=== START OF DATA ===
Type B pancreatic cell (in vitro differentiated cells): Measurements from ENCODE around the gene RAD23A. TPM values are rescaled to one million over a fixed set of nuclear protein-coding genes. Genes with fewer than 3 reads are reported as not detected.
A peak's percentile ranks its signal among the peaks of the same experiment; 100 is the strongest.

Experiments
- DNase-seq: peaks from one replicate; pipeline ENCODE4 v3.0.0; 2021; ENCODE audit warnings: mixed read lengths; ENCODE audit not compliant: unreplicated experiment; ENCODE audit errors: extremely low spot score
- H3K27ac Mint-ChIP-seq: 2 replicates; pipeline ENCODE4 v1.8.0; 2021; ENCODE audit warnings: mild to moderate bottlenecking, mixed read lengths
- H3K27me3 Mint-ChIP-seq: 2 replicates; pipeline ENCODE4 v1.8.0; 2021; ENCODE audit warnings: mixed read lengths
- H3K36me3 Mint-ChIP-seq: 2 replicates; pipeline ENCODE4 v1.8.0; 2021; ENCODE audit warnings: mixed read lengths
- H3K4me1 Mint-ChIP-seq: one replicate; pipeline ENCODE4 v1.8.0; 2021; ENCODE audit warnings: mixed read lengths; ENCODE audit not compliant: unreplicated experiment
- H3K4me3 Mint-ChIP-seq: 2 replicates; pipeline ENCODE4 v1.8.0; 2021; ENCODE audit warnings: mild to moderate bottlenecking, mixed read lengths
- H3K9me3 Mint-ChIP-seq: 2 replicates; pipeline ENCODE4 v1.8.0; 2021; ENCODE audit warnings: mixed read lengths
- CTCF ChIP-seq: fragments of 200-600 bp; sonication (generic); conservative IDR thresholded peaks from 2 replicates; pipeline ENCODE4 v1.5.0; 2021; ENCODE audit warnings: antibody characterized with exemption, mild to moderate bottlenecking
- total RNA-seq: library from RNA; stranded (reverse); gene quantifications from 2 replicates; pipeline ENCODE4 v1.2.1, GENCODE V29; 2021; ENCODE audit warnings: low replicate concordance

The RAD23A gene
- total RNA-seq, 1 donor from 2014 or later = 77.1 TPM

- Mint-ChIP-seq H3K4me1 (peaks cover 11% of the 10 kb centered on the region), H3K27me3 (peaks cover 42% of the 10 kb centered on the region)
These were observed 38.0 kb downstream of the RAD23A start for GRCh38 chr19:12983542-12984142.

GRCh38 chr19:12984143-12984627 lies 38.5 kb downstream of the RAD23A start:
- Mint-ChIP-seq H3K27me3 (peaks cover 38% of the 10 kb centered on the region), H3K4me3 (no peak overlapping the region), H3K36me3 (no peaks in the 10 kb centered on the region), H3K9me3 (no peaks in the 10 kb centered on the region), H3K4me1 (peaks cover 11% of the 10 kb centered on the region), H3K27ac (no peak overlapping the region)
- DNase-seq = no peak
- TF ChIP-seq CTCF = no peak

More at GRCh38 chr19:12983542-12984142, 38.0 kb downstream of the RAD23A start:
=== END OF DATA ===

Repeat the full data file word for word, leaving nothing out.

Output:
Type B pancreatic cell (in vitro differentiated cells): Measurements from ENCODE around the gene RAD23A. TPM values are rescaled to one million over a fixed set of nuclear protein-coding genes. Genes with fewer than 3 reads are reported as not detected.
A peak's percentile ranks its signal among the peaks of the same experiment; 100 is the strongest.

Experiments
- DNase-seq: peaks from one replicate; pipeline ENCODE4 v3.0.0; 2021; ENCODE audit warnings: mixed read lengths; ENCODE audit not compliant: unreplicated experiment; ENCODE audit errors: extremely low spot score
- H3K27ac Mint-ChIP-seq: 2 replicates; pipeline ENCODE4 v1.8.0; 2021; ENCODE audit warnings: mild to moderate bottlenecking, mixed read lengths
- H3K27me3 Mint-ChIP-seq: 2 replicates; pipeline ENCODE4 v1.8.0; 2021; ENCODE audit warnings: mixed read lengths
- H3K36me3 Mint-ChIP-seq: 2 replicates; pipeline ENCODE4 v1.8.0; 2021; ENCODE audit warnings: mixed read lengths
- H3K4me1 Mint-ChIP-seq: one replicate; pipeline ENCODE4 v1.8.0; 2021; ENCODE audit warnings: mixed read lengths; ENCODE audit not compliant: unreplicated experiment
- H3K4me3 Mint-ChIP-seq: 2 replicates; pipeline ENCODE4 v1.8.0; 2021; ENCODE audit warnings: mild to moderate bottlenecking, mixed read lengths
- H3K9me3 Mint-ChIP-seq: 2 replicates; pipeline ENCODE4 v1.8.0; 2021; ENCODE audit warnings: mixed read lengths
- CTCF ChIP-seq: fragments of 200-600 bp; sonication (generic); conservative IDR thresholded peaks from 2 replicates; pipeline ENCODE4 v1.5.0; 2021; ENCODE audit warnings: antibody characterized with exemption, mild to moderate bottlenecking
- total RNA-seq: library from RNA; stranded (reverse); gene quantifications from 2 replicates; pipeline ENCODE4 v1.2.1, GENCODE V29; 2021; ENCODE audit warnings: low replicate concordance

The RAD23A gene
- total RNA-seq, 1 donor from 2014 or later = 77.1 TPM

- Mint-ChIP-seq H3K4me1 (peaks cover 11% of the 10 kb centered on the region), H3K27me3 (peaks cover 42% of the 10 kb centered on the region)
These were observed 38.0 kb downstream of the RAD23A start for GRCh38 chr19:12983542-12984142.

GRCh38 chr19:12984143-12984627 lies 38.5 kb downstream of the RAD23A start:
- Mint-ChIP-seq H3K27me3 (peaks cover 38% of the 10 kb centered on the region), H3K4me3 (no peak overlapping the region), H3K36me3 (no peaks in the 10 kb centered on the region), H3K9me3 (no peaks in the 10 kb centered on the region), H3K4me1 (peaks cover 11% of the 10 kb centered on the region), H3K27ac (no peak overlapping the region)
- DNase-seq = no peak
- TF ChIP-seq CTCF = no peak

More at GRCh38 chr19:12983542-12984142, 38.0 kb downstream of the RAD23A start: